Experiments An Important Part of the Research Mix
Politicians are calling loudly for educational improvement, and many insist that more testing and more accountability will usher in an era of improved student achievement. UW-Madison education professor Geoffrey Borman agrees, to a point.
Organizational Context Colors Teacher Expectancy
Factors that predict higher teacher expectancy and related improvements in student performance can guide policymakers and administrators in designing more effective accountability programs.
The Achievement Gap Can Be Narrowed Further
Some schools have put their Title I funds to more productive uses than other schools. But whenever an inner-city or poor rural school produces an exemplary program that helps its students achieve notable results, Title I funding almost invariably made it possible.
School Organization That Supports Teaching For Understanding
Efforts to reform mathematics and science instruction in schools must address three organizational challenges: providing resources, aligning commitments, and sustaining and generating reform.
What ‘Travels’ in Mathematics Reform?
Learning mathematics with understanding requires teachers to help students build on what they know and on how they think. Students’ reasoning should be placed at the center of effective instructional decision making and professional development.
Starting Teacher Salaries: Discouraging Prospects
Can higher starting salaries attract undergraduate students with career goals related to math, science, or technology to a career in K-12 teaching? If so, what salary levels might be needed?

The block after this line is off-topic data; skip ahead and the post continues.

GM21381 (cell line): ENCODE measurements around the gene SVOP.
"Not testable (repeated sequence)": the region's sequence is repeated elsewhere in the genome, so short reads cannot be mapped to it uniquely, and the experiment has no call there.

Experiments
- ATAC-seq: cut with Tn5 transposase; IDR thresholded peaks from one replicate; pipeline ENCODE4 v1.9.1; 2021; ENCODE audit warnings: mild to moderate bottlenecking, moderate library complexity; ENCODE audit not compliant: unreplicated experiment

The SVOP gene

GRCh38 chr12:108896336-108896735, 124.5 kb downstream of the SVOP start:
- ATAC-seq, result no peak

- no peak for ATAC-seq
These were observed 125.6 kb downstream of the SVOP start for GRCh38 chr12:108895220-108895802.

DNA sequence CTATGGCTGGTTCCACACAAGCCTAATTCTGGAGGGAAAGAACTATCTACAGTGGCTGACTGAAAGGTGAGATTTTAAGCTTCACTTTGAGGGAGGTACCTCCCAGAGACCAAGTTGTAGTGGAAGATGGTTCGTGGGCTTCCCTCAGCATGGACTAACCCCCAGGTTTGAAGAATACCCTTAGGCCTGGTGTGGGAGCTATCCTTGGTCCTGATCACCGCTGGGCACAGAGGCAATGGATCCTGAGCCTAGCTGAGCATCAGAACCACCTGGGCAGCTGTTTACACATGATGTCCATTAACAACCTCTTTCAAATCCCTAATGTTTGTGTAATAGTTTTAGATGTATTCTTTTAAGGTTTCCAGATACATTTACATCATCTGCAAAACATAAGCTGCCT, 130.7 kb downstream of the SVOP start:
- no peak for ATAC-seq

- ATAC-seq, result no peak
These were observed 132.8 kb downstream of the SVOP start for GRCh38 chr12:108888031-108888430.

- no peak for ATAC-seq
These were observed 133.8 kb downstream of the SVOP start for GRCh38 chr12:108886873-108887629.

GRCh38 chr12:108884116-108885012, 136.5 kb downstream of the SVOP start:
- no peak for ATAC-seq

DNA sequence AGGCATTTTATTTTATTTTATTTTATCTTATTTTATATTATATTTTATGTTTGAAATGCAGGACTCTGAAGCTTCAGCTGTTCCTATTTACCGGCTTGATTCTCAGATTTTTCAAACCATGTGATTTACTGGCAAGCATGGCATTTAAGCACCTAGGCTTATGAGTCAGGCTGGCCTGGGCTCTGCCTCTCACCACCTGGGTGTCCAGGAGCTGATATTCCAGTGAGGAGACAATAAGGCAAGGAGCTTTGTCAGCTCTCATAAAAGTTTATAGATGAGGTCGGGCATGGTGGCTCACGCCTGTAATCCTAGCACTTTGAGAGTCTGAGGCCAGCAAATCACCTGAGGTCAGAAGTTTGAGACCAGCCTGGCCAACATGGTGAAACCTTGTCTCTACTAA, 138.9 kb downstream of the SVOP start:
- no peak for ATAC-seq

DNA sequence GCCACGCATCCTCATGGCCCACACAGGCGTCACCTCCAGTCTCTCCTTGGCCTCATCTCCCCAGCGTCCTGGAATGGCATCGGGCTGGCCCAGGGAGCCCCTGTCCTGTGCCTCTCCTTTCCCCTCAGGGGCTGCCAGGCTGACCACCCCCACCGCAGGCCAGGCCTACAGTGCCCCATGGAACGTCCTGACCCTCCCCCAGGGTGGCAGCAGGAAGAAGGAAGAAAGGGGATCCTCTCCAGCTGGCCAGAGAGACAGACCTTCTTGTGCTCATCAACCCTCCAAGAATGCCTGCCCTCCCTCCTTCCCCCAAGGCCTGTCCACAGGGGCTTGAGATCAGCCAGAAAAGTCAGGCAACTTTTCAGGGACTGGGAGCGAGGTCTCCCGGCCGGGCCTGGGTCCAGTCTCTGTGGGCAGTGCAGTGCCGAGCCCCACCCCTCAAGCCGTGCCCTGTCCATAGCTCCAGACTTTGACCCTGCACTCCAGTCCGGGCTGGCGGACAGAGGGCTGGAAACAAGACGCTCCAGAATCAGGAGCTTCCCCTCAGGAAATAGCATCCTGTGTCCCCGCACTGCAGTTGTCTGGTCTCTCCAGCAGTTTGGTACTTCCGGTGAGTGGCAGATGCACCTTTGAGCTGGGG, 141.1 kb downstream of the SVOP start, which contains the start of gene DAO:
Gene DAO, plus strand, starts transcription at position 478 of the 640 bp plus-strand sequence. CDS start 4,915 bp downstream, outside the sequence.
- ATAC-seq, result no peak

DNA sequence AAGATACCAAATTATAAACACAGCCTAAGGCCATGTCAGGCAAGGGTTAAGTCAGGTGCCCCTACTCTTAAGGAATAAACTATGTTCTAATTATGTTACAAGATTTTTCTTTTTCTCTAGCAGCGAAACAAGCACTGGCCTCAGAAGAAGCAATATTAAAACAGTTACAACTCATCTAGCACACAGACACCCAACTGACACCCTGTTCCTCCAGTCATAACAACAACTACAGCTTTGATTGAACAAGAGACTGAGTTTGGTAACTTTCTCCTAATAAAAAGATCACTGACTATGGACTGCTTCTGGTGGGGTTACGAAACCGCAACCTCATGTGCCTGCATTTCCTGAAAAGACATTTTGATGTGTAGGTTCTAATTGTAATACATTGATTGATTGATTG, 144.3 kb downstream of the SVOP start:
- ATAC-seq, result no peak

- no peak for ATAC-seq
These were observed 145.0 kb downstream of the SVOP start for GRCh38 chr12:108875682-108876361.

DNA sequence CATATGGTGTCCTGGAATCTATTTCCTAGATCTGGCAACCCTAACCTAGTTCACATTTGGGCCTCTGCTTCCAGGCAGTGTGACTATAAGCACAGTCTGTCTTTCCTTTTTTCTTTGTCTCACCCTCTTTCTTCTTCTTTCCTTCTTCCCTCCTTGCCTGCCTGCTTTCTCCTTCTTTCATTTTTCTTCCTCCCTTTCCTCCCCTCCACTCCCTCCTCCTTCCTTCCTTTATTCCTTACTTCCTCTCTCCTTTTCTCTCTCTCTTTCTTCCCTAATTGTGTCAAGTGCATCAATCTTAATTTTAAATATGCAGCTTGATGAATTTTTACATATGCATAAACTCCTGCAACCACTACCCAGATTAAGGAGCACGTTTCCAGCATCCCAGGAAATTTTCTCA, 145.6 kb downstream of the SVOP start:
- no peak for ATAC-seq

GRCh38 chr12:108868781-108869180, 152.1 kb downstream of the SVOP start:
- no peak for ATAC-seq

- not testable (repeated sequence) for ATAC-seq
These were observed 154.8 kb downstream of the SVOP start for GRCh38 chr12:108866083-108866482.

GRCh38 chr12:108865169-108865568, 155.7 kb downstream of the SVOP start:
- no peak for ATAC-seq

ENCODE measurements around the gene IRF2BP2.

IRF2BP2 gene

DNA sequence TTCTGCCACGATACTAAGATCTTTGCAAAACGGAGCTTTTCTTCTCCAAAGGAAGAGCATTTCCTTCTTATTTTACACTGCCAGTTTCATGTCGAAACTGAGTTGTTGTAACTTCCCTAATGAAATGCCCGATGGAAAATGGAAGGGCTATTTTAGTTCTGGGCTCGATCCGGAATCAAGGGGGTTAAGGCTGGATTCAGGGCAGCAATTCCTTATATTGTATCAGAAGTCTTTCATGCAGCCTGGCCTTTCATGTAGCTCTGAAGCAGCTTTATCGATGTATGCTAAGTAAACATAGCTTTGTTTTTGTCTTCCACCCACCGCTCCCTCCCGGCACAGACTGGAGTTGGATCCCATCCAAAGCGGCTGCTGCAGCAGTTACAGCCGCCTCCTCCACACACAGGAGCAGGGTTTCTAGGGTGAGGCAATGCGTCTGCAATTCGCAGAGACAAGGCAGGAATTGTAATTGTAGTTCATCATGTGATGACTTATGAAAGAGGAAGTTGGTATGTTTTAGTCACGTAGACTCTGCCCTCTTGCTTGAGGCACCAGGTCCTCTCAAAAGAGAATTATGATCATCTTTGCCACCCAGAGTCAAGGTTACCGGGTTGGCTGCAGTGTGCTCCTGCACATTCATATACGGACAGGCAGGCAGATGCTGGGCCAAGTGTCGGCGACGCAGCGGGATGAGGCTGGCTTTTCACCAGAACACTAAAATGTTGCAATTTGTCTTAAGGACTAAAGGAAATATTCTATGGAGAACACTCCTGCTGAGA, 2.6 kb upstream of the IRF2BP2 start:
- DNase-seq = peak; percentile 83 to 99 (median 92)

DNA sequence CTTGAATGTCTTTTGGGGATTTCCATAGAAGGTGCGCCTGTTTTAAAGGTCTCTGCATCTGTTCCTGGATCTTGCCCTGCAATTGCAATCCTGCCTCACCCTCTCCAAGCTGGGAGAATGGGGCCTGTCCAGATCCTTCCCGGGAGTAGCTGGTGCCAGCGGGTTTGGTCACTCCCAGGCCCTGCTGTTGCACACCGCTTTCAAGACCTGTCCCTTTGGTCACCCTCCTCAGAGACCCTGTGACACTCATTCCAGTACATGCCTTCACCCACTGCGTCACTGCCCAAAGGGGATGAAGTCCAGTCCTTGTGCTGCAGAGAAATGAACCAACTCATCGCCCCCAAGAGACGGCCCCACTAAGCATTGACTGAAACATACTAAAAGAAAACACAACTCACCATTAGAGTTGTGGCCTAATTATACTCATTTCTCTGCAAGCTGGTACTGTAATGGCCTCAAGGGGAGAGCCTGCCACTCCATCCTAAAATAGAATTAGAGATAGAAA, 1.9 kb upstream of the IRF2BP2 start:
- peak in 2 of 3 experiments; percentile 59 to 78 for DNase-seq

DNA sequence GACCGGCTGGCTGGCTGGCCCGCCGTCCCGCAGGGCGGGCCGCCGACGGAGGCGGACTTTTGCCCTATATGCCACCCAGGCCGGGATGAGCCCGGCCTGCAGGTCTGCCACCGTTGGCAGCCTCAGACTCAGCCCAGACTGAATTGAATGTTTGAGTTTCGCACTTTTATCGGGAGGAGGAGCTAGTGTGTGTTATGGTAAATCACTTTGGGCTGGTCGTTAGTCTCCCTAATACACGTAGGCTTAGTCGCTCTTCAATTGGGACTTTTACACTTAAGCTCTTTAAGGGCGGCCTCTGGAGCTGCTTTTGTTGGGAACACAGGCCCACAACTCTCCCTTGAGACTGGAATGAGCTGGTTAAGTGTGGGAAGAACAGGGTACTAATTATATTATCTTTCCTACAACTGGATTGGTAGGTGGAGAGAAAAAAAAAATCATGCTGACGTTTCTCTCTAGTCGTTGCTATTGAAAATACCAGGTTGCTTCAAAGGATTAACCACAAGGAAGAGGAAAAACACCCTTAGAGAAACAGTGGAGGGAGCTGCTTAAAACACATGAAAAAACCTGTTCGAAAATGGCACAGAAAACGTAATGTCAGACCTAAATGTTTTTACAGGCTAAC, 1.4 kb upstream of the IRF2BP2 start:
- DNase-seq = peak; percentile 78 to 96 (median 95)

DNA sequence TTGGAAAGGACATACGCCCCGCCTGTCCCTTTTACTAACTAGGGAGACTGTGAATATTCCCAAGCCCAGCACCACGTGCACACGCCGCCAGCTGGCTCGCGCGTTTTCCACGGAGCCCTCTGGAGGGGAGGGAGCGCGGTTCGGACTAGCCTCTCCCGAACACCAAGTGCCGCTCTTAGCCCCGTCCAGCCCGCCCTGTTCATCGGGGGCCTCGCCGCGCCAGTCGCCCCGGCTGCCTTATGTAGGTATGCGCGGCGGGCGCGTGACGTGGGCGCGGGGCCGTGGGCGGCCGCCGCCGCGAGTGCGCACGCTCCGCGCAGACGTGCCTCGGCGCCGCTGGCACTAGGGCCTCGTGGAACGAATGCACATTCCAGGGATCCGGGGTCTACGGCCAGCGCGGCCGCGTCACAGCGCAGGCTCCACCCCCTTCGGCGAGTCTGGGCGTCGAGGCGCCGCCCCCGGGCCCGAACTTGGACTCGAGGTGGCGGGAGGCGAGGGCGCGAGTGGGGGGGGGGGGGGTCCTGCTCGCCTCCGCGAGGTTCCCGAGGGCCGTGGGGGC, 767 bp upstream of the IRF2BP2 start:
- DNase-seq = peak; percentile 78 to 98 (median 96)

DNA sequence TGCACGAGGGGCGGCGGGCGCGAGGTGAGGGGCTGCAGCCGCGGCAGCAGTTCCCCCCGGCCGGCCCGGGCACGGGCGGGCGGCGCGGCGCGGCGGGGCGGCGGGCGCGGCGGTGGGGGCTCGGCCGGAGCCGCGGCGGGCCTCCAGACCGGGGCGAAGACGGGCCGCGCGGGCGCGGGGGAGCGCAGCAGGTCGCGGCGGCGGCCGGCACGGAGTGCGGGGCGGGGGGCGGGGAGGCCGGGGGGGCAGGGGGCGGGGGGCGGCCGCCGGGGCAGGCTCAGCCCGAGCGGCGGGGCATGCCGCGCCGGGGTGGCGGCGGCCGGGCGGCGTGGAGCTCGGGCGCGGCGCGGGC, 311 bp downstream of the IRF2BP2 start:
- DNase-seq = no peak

Prevention Requires Early, Comprehensive Contact
Early contacts with child welfare agencies or special education programs often do not act as protective factors for students with emotional and behavioral disorders because contact with these agencies is not sufficiently early, comprehensive, or coordinated across agencies.
Adequacies and Inadequacies of Current Strategies to Recruit Teachers
Three approaches to school reform (the professionalization agenda, the deregulation agenda, and the social justice agenda) offer very different visions of how to remedy current inequality and injustice in public education. UW-Madison education professor Ken Zeichner examines each of these approaches and identifies their strengths and weaknesses. He also raises additional issues that he believes must be addressed if things are to change for the better.
Risk, Resilience, and Attitudes Toward Learning
Children from low-income, urban environments are often said to be ‘at risk.’ But most children in presumably high-risk situations do not exhibit significant problems or antisocial behaviors, and many are reasonably successful within the limited opportunity structures afforded them. Lewis studies the resilience that enables some students to survive and even thrive under adverse conditions.
Pathways for Latino Youth
Almost all U.S. high school students expect to go to college. For Latino students, the road to success has more bumps, barriers, and detours than for most other students, but the road still exists.